Valerie and Robby have been Top Heart
Team Fundraisers since robby was
born with a heart defect in 2004.

Valerie Guse had her son Robert Sampson on February 14, 2004. She knew—because he was born on Valentine’s Day—his birthday would always be associated with love and hearts. What she didn’t know then was that Robby’s heart would quickly become associated with the American Heart Association and its annual Heart Walk.

Shortly after he was born, Robby was diagnosed with tetralogy of Fallot (TOF), a rare condition referring to a group of four types of heart defects present at birth. He was born with a narrow pulmonary valve (the tube that connects the heart with the lungs); an atrial septal defect (ASD), a hole between the top two chambers of the heart; a ventricular septal defect (VSD), a hole between the bottom two chambers of the heart; and a thickened muscular wall.

It was important that Robby gain weight by having smaller, more frequent meals, and that he didn’t become anxious (through crying) because low oxygen levels would cause his organs not to work properly.

“Basically, I had to feed him whenever he was hungry and not let him cry,” Valerie explains. Three days later mom and baby were released from the hospital, but because Robby was on the more severe end of complications, he would need weekly checkups with a primary cardiologist at Children’s Heart Clinic in Minneapolis to make sure he was growing on pace and that his heart wasn’t in failure or retaining fluid. Robby’s cardiologist, Dr. Amarjit Singh, reassured Valerie that most cases of TOF can be corrected with surgery, and the babies typically do well. Ninety percent survive to adulthood and live active, healthy, productive lives.

“I never got down about his diagnosis because I refused to live in a bubble of fear and wonder,” says Valerie, who has always tried to maintain a positive outlook on life. “I come from a very religious family and felt that Robby was given to me to take me down a new path in life—which he most definitely has.”

The Surgeries

Before she had Robby, Valerie worked for an accounting firm and was going to school. She quickly put everything on hold to focus on her son. She nursed him 24-7 (roughly every hour for a brief 10 minutes) so that he would gain weight, “which meant little sleep for me, but his gaining weight was the most important thing,” she comments. Another reason she quit working was that she couldn’t risk sending him to daycare where he might pick up germs and become ill.

He had his first major surgery when he was four months old. Surgeons closed his VSD hole and replaced Robby’s pulmonary valve with an artificial valve using porcine, or valve tissue from a pig.

He was a healthy, vibrant child until shortly after his third birthday, when he began to show signs of slight heart problems. A cardiac catheterization was performed to check the size of the pulmonary valve, and it was determined that Robby would need another open heart surgery to close the ASD and replace the artificial valve. He had a second surgery in January of 2008, this time with bovine pericardial tissue (from a cow) replacing the porcine valve. Dr. Francis Moga, Robby’s pediatric cardiothoracic surgeon at Children’s Heart Clinic told Valerie that surgery would be required every two to four years until Robby was old enough to receive a mechanical valve. In order for this to happen, he has to be mature enough to take blood thinners every day so that blood clots don’t form.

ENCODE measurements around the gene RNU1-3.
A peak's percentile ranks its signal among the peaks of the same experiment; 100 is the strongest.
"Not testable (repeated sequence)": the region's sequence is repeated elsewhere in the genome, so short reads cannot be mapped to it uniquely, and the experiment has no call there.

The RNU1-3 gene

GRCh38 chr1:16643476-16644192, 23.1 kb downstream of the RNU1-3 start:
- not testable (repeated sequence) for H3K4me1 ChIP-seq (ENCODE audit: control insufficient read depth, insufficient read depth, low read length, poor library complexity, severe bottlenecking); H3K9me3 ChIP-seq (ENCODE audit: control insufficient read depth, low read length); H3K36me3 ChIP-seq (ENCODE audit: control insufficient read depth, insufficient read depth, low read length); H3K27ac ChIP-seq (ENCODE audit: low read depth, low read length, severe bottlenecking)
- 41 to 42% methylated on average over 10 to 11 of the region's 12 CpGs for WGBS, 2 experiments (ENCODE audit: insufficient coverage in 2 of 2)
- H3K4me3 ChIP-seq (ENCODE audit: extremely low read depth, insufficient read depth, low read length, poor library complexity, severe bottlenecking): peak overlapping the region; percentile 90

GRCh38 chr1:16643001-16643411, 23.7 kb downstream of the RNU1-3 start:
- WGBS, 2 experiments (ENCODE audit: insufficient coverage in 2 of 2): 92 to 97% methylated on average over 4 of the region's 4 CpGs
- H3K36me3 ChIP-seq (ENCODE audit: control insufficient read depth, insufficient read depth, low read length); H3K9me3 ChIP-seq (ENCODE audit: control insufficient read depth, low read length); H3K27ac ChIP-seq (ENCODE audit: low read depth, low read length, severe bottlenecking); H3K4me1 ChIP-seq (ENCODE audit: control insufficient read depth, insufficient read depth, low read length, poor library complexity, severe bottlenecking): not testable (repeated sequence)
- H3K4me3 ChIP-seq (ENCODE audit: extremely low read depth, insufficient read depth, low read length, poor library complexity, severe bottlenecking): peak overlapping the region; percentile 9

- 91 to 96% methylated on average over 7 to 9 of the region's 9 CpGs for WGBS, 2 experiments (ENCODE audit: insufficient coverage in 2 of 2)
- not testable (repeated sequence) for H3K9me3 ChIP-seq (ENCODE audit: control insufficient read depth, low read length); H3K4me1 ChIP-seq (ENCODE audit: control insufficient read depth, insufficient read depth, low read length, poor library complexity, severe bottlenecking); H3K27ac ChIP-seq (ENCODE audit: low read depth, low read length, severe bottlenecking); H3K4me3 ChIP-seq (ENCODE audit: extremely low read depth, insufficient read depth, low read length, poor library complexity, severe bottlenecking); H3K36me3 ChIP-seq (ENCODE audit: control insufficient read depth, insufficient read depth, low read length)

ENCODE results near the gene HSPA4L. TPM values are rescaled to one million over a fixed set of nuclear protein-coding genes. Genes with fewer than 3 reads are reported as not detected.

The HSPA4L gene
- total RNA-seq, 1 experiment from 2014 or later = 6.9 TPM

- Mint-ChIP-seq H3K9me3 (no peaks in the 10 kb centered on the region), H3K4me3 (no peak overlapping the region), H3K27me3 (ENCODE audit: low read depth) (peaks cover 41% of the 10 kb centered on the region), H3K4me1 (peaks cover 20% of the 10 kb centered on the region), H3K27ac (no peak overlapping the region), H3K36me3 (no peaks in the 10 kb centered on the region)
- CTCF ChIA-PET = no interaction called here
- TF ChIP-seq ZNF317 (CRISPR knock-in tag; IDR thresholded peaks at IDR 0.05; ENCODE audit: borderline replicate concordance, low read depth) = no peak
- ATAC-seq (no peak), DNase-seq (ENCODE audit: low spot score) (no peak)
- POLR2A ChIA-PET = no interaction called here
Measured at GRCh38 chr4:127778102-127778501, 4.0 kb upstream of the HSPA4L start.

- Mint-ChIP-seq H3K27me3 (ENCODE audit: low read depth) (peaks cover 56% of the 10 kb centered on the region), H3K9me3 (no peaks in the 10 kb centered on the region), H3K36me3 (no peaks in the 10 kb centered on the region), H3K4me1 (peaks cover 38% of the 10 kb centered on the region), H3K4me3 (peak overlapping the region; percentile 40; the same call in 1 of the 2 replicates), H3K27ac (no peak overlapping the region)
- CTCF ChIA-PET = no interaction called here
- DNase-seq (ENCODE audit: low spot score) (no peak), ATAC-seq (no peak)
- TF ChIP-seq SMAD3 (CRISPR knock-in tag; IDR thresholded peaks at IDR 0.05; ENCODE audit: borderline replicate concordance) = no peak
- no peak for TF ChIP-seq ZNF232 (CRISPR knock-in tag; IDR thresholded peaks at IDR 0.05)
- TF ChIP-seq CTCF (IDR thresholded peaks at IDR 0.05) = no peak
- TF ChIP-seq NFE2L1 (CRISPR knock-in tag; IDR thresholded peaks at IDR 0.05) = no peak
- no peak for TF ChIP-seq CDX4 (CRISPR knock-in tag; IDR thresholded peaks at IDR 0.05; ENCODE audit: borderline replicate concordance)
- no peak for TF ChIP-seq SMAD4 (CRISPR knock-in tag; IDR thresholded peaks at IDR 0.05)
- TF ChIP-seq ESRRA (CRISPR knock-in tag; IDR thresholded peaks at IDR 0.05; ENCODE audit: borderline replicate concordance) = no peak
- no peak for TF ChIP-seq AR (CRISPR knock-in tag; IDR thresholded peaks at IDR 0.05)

Making Strides

According to the Department of Health and Human Services, major breakthroughs have occurred in the surgical treatment of congenital defects since the 1940s, and great strides have been made in the treatment of cardiovascular disease in infants and children. Even so, the cause of most congenital heart defects—those occurring during development of the fetus—is unknown.

It could be genetic—cardiovascular disease runs on both sides of Robby’s family—it could have been caused by a viral illness during Val’s pregnancy or it could’ve been caused by environmental factors.

The fact of the matter is that it does happen— according to the American Heart Association, nine babies out of every 1,000 will have some form of congenital heart disorder (heart defects are among the most common defects). If it happens to your child, know that it’s not a death sentence. In just ten years, from 1987 to 1997, death rates from congenital heart defects dropped 23 percent. Make your child’s life as ordinary as possible, get them involved in activities, create a routine, and don’t be afraid to use discipline when necessary, Valerie advises. “You are raising your child to be an adult, and the worst thing you can do is give in to their every want ‘just in case’ they aren’t around later. Believe they will outlive you. It will make your life easier.”

When Robby was ten months old, Valerie returned to school and currently juggles nursing school with working as often as possible in the cath lab at Regions Hospital in downtown St. Paul. Robby is five today and plays soccer and baseball (taking breaks when he needs to) and has fun goofing around with his friends and 3-year-old little brother Easton. Robby is full of life and full of love, fitting for a little boy who shares his birthday with Valentine’s Day.

Valerie comments, “I am truly blessed to have been given the opportunity to raise him.”

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